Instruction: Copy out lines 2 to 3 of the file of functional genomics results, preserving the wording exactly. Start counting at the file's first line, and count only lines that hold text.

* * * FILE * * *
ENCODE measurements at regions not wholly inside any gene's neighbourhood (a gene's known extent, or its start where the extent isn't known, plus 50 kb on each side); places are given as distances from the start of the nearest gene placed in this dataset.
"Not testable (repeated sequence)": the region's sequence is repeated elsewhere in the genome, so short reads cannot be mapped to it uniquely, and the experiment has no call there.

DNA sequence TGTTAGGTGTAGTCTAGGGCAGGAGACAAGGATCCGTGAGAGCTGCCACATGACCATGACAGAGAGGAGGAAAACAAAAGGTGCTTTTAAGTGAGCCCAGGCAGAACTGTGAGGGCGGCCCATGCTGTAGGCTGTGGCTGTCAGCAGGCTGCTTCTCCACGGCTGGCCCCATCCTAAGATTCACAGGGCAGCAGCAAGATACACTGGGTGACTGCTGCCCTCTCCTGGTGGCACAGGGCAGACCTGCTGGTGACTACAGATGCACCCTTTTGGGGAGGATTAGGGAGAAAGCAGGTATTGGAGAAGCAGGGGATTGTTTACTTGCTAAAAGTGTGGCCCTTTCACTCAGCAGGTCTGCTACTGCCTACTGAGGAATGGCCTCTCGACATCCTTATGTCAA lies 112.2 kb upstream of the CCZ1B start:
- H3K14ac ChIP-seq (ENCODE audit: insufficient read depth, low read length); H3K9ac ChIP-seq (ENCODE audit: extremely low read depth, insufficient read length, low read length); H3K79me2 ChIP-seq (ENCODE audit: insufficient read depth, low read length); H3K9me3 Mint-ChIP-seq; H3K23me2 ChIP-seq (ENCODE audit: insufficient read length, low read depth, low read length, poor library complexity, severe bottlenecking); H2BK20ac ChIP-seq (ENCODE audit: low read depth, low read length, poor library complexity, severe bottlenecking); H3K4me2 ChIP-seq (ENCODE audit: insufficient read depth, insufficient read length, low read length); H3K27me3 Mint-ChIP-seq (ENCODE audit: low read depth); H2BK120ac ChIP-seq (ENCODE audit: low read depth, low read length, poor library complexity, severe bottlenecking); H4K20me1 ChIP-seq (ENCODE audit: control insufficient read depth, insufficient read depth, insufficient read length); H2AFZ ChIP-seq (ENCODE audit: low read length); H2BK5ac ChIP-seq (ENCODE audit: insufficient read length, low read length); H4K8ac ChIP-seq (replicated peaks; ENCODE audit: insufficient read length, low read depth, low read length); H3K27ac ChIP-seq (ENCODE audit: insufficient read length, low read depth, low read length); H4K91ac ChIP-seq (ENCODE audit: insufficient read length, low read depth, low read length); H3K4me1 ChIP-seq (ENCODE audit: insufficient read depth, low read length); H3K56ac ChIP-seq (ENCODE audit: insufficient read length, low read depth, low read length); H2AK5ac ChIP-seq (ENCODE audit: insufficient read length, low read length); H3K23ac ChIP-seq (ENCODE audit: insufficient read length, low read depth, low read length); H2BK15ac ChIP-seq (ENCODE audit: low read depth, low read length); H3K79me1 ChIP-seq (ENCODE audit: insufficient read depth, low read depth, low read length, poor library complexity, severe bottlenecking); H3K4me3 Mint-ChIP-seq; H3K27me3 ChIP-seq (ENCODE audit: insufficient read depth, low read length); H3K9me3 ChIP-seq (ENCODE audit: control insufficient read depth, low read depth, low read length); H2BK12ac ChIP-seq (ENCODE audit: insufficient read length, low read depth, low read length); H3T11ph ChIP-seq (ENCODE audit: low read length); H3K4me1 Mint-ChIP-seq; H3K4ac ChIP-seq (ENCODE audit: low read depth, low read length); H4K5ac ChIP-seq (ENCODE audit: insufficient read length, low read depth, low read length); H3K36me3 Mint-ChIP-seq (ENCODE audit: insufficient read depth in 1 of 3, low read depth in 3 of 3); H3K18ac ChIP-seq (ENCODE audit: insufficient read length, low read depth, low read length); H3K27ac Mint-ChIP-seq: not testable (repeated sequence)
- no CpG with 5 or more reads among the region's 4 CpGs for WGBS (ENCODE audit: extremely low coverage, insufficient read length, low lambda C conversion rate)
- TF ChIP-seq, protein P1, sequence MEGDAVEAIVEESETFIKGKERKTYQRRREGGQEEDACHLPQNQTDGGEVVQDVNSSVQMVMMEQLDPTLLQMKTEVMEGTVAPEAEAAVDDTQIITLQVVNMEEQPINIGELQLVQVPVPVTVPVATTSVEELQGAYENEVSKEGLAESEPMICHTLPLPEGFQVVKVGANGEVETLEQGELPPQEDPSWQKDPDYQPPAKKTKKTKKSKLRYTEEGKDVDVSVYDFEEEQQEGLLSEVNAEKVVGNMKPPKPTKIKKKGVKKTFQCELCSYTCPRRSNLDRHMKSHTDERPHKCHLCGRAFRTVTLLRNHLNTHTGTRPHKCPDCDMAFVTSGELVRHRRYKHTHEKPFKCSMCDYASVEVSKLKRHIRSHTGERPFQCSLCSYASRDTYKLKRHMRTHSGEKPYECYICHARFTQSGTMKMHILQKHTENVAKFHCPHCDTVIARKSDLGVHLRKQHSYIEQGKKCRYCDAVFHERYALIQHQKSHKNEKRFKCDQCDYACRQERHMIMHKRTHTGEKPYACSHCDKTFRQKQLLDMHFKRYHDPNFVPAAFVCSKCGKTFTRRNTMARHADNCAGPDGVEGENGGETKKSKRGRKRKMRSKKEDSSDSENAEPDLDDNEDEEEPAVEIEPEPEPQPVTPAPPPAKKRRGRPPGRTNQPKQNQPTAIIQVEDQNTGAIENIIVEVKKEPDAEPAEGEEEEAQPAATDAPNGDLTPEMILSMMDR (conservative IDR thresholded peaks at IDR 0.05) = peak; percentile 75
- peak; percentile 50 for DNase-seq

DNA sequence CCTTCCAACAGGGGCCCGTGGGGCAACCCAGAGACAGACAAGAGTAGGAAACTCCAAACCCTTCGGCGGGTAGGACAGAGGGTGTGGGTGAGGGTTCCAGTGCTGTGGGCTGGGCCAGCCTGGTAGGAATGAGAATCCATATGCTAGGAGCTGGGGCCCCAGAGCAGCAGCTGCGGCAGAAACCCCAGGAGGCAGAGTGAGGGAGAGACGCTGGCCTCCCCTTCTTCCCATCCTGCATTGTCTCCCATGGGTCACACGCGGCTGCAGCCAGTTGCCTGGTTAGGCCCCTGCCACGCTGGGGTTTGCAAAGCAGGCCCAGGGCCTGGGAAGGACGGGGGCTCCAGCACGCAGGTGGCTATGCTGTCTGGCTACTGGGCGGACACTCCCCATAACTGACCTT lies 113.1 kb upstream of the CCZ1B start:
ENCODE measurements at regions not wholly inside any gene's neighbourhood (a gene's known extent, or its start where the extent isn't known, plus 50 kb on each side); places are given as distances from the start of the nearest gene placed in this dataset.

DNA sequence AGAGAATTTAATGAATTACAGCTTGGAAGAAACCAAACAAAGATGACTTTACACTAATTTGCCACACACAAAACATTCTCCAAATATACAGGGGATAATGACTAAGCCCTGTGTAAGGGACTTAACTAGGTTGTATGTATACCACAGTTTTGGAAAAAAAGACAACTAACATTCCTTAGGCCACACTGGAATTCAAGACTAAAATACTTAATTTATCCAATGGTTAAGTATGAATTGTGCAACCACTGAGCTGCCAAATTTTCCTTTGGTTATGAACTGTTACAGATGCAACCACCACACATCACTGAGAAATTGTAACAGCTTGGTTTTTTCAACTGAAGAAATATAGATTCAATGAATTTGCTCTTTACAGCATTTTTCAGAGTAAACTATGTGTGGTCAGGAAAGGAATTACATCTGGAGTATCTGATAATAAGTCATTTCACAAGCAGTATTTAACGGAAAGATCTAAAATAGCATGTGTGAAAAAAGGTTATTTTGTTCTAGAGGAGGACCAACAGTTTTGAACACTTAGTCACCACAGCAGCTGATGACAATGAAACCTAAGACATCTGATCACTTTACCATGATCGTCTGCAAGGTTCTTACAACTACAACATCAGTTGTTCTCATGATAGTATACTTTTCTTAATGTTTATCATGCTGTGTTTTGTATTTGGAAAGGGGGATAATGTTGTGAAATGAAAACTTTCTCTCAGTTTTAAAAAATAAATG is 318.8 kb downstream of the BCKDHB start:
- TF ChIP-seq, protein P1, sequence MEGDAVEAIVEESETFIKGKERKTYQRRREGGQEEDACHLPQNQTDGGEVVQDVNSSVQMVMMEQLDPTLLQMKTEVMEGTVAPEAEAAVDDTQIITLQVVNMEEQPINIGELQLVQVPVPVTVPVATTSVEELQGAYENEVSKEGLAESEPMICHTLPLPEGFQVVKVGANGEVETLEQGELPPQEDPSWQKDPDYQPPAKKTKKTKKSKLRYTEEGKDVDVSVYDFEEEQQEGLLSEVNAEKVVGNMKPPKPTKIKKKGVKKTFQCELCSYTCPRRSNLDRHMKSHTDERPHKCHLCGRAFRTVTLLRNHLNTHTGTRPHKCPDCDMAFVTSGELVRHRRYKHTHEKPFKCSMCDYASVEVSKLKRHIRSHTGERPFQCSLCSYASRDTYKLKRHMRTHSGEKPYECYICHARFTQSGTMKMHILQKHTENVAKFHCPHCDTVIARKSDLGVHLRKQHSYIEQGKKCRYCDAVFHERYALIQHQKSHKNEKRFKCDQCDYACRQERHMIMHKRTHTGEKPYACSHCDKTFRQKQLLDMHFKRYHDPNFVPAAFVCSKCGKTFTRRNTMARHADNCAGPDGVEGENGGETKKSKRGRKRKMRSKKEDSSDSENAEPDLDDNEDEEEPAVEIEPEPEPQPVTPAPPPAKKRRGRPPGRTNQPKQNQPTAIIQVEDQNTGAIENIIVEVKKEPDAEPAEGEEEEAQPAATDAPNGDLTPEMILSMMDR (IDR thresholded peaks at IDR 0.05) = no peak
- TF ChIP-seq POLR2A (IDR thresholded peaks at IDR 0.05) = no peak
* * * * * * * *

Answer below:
"Not testable (repeated sequence)": the region's sequence is repeated elsewhere in the genome, so short reads cannot be mapped to it uniquely, and the experiment has no call there.

DNA sequence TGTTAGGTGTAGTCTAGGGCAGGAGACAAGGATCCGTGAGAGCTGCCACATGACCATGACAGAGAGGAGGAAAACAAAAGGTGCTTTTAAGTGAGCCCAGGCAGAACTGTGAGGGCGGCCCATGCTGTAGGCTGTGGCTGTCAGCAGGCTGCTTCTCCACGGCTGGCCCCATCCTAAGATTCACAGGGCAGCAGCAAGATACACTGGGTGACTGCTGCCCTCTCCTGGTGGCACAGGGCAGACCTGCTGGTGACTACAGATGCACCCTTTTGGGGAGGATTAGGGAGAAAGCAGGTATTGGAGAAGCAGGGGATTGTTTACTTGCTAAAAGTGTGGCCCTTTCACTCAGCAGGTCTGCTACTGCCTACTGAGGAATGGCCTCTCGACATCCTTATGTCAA lies 112.2 kb upstream of the CCZ1B start: